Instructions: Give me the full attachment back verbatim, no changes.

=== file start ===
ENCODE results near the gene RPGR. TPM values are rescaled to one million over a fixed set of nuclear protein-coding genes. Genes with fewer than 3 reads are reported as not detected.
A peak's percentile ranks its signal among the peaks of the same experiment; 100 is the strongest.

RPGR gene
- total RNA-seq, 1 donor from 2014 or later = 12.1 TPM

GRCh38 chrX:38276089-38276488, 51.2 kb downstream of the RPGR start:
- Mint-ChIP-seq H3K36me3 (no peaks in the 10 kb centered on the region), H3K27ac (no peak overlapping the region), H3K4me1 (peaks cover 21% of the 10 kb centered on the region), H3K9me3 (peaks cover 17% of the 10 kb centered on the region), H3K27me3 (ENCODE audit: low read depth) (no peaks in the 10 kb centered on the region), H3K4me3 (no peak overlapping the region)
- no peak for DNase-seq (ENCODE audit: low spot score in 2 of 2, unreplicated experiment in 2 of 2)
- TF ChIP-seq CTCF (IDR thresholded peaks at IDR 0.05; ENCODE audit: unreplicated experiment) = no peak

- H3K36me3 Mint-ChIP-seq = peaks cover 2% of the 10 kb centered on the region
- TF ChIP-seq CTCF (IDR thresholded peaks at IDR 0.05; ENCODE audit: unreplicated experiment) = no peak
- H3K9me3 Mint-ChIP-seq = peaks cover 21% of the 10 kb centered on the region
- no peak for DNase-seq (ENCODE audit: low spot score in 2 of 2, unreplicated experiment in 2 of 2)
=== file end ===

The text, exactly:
ENCODE results near the gene RPGR. TPM values are rescaled to one million over a fixed set of nuclear protein-coding genes. Genes with fewer than 3 reads are reported as not detected.
A peak's percentile ranks its signal among the peaks of the same experiment; 100 is the strongest.

RPGR gene
- total RNA-seq, 1 donor from 2014 or later = 12.1 TPM

GRCh38 chrX:38276089-38276488, 51.2 kb downstream of the RPGR start:
- Mint-ChIP-seq H3K36me3 (no peaks in the 10 kb centered on the region), H3K27ac (no peak overlapping the region), H3K4me1 (peaks cover 21% of the 10 kb centered on the region), H3K9me3 (peaks cover 17% of the 10 kb centered on the region), H3K27me3 (ENCODE audit: low read depth) (no peaks in the 10 kb centered on the region), H3K4me3 (no peak overlapping the region)
- no peak for DNase-seq (ENCODE audit: low spot score in 2 of 2, unreplicated experiment in 2 of 2)
- TF ChIP-seq CTCF (IDR thresholded peaks at IDR 0.05; ENCODE audit: unreplicated experiment) = no peak

- H3K36me3 Mint-ChIP-seq = peaks cover 2% of the 10 kb centered on the region
- TF ChIP-seq CTCF (IDR thresholded peaks at IDR 0.05; ENCODE audit: unreplicated experiment) = no peak
- H3K9me3 Mint-ChIP-seq = peaks cover 21% of the 10 kb centered on the region
- no peak for DNase-seq (ENCODE audit: low spot score in 2 of 2, unreplicated experiment in 2 of 2)